Replication everywhere

Before his retirement as Microsoft's chairman, Bill Gates suggested that a so-called pervasive desktop would be a focus of Windows 7, giving users a way to take all their data, desktop settings, bookmarks, and the like from one computer to another--presumably as long as all those computers were running Windows 7. (PC World)

Even though Midgard has supported replication since 2000, it has always been a bit of an extra feature. Most installations have still been on the server end, with the server acting as an isolated island.

Following our "your data, everywhere" vision, this must change. Replication tools must be shipped with every Midgard installation, be it on server, on desktop, or on a mobile device. And they must be integrated with the user interfaces. Anywhere you edit something, you should be able to share it with others, and see where that piece of content originally came from, and who it has been shared with.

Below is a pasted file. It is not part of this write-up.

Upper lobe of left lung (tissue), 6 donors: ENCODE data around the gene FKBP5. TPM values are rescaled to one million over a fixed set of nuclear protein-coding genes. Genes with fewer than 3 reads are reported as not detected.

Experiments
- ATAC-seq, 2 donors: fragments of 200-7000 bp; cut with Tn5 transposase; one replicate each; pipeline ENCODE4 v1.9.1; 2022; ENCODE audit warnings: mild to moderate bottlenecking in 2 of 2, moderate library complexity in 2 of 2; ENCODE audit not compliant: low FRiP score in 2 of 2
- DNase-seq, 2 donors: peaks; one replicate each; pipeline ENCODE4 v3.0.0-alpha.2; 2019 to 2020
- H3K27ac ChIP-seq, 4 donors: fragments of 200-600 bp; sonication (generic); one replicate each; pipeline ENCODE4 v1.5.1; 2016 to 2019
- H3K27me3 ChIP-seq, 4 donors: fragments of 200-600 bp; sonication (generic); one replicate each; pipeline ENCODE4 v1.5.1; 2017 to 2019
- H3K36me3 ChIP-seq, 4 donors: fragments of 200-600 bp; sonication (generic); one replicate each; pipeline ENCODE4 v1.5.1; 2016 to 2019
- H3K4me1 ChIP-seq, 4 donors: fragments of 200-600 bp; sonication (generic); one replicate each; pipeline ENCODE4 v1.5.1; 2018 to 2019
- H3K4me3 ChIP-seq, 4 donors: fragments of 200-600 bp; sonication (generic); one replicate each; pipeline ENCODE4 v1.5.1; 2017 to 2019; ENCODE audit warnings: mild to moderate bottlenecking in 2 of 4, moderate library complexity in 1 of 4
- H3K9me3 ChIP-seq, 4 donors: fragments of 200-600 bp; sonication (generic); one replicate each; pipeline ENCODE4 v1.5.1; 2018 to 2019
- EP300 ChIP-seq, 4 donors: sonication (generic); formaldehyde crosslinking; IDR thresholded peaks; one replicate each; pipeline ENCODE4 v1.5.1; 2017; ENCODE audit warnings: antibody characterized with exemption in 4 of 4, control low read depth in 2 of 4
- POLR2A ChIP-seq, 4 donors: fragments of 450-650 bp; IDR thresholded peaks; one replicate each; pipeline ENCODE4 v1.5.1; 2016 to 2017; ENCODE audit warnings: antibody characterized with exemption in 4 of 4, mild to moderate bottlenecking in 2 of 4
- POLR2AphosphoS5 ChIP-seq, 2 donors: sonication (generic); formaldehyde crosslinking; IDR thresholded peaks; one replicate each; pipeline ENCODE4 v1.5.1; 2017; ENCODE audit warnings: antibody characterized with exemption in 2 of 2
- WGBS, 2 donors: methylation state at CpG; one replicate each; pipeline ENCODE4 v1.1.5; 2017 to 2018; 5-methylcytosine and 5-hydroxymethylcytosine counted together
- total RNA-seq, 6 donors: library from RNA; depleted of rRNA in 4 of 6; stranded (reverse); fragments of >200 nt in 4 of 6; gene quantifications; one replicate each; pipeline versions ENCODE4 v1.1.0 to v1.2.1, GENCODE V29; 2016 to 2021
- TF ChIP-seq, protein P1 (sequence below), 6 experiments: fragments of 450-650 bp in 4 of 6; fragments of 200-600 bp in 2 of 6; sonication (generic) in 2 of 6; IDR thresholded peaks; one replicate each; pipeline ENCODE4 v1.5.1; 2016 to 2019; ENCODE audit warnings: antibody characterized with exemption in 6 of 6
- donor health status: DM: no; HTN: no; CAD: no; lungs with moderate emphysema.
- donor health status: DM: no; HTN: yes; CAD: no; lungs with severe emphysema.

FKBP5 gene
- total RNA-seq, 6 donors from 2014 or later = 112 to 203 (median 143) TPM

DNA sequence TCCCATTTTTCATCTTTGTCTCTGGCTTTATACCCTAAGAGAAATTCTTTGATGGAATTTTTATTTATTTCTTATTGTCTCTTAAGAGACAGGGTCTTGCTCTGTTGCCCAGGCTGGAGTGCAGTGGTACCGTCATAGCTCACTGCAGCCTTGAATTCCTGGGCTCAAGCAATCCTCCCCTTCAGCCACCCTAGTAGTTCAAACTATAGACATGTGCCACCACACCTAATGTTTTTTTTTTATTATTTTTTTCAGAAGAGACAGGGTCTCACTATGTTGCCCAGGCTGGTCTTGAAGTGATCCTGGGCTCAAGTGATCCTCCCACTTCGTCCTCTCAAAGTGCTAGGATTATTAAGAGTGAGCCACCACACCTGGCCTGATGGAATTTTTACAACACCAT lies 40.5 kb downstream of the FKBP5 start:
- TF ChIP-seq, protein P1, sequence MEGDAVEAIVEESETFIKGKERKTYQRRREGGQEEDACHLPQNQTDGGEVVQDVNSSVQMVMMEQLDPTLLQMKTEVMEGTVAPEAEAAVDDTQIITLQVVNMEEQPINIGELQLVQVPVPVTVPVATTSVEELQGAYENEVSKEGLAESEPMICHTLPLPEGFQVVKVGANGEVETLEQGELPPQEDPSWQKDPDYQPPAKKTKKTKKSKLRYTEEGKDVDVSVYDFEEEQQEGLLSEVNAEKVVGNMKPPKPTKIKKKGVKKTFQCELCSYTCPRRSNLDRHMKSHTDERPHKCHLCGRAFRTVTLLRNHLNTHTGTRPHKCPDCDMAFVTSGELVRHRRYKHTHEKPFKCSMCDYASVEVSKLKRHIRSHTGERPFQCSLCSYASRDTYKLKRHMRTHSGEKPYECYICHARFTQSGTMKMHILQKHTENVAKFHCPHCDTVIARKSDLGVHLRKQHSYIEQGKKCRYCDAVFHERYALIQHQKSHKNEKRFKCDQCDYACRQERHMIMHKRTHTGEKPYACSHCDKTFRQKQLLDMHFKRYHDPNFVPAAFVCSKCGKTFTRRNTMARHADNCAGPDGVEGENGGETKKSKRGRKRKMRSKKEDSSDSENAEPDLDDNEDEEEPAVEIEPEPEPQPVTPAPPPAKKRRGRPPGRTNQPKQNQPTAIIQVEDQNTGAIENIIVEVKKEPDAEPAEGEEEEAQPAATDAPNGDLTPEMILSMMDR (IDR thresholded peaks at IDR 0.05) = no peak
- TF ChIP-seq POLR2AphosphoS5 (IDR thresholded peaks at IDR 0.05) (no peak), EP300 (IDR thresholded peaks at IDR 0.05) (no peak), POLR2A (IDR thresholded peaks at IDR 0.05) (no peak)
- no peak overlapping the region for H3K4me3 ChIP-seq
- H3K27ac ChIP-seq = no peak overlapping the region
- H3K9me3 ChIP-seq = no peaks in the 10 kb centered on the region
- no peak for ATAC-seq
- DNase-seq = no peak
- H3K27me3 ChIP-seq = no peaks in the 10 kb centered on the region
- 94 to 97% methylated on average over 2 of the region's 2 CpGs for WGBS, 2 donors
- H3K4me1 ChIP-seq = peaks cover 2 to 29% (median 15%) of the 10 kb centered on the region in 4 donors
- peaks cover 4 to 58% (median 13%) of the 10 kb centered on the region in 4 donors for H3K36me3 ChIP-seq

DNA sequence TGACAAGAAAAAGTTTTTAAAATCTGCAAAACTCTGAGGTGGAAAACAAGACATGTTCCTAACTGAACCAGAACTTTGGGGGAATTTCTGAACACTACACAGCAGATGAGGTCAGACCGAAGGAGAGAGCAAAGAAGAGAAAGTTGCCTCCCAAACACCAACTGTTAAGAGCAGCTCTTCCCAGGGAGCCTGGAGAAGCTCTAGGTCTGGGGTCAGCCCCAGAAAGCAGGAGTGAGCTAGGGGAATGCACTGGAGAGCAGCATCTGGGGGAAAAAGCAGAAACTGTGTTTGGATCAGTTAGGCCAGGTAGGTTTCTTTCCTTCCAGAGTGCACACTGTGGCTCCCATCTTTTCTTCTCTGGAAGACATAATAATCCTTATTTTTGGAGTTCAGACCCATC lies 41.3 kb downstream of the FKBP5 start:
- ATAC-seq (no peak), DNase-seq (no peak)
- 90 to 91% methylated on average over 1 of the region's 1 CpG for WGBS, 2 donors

When online, the sharing and synchronization must happen instantly. When offline, the changes to be replicated must be collected into a local spool, and then sent over when connectivity is available.

Separating content objects from internal objects

...load-bearing walls in content management — those things that require a content editor to call a developer to change them. Where do you draw the boundaries? (Load-Bearing Walls in Content Management)

Everything in Midgard is an MgdSchema object, be it permission, site template, user, or an article. This is good in the sense that it allows familiar programming interfaces to be used on every level of the system. But it also means that internal objects sometimes end up being used as content objects, causing confusion.

For instance, persons and groups are often used as on-site content. But they differ from other pieces of content on many levels, for instance because they have so many other objects connected to them through permissions and metadata. Because of this they work with different rules regarding to deletion and approval than others, which many users can find frustrating.